Versatility

Having depth is one thing, but having depth AND versatility among those players is another thing entirely. The combination of the two gives the coaching staff the ability to line up in different starting formations and to change tactics during the course of the game, with substitutions, with the players already on the field, or both.

As mentioned above, the USA has outside backs who can play on both sides as well as several other players who can play flank midfield or push more forward, most notably Press, who has 20 goals in her first 41 games, and wingers Heath and O’Reilly. Lloyd, who has also played a few games in a wider role, Brian and Holiday are equally comfortable in defensive and attacking roles in the midfield while the offensive chops of Boxx, long more of a defensive-minded player, have never been questioned. She has 27 international goals and 24 assists in her long career.

Ellis has often spoken of the importance of relationships on the field, and who plays where and with whom will of course be a key to the USA’s success this summer.

“We’ve had several players over the past six months who have familiarized themselves with different roles within the team,” said Ellis. “The players have a really good understanding of their role, but if needed, can play another one as well.”

Balance

Any successful team has a blend of veteran leadership, young pros with plenty of experience and wide-eyed twenty-somethings who are itching to make an impact while pushing the veterans. This U.S. roster seems to have that mix.

History has shown that older teams tend to more often win world championships, but dependence on just experience is a gamble, as a team never wants to have too many players with too many miles on their odometers. Although the U.S. Women’s World Cup roster averages a remarkable 101 caps per player (with Rampone’s 304, Wambach’s 238 and O’Reilly’s 217 skewing that figure a bit), the average age is 28 years old, seemingly a perfect number. That’s how a team can combine talent with experience and fitness, as the majority of the roster is in their prime for international players.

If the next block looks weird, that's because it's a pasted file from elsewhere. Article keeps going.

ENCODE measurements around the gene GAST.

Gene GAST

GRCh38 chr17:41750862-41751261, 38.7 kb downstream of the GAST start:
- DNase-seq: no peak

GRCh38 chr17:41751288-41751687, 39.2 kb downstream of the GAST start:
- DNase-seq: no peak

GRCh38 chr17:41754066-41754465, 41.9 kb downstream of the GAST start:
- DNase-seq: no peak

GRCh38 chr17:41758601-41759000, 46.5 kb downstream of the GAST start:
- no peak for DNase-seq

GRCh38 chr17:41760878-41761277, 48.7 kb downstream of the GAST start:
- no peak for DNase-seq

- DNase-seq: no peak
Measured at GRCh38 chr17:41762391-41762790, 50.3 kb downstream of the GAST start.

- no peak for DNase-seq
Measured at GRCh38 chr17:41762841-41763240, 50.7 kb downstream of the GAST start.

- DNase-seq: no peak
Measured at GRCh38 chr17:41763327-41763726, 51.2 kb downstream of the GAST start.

“With only three subs in a match, having good cover in positions in all major lines and being able to have flexibility in the lineup allows you to adjust and adapt,” said Ellis. “Having players with that versatility allows us to do that within a match. With the potential of several games in heat and all of them on turf, having a good balance at goalkeeper, defense, midfield and at forward allows us to potentially rest players or have fresh legs when we need them.”

Any successful team has players who not only know their roles and embrace their roles but also execute their roles to the overall benefit of the team. With tremendous depth, versatility and balance to the 2015 U.S. Women’s World Cup Team, the squad seems poised for another deep run in this tournament.

2015 U.S. Women’s FIFA World Cup Team: By the Numbers

By the Numbers…

2          Number of players in U.S. history to be named to Women’s World Cup rosters for non-consecutive tournaments: Brandi Chastain (1991, 1999) and Lori Chalupny (2007, 2015)

4          Number of players to have previously played in five Women’s World Cups: Kristine Lilly of the USA (1991-2007), Formiga of Brazil (1995-2011), Birgit Prinz of Germany (1995-2011) and Homare Sawa of Japan (1995-2011). Christie Rampone could join that group in Canada. Formiga and Sawa have a chance to play in their sixth tournaments this summer. Bente Nordby of Norway (1991-2007) was on five Women’s World Cup rosters but played in four tournaments.

4          Number of players on the WWC roster from the Chicago Red Stars and FC Kansas City, most of any NWSL teams.

6          Players on the roster who hail from California. Four are from New Jersey, two are from Georgia and two are from St. Louis, Mo.

7          Number of games it will take to win the 2015 Women’s World Cup, up from six in the previous six editions of the tournament.

8          U.S. players making their first Women’s World Cup roster: Ashlyn Harris, Alyssa Naeher, Whitney Engen, Julie Johnston, Meghan Klingenberg, Morgan Brian, Sydney Leroux and Christen Press.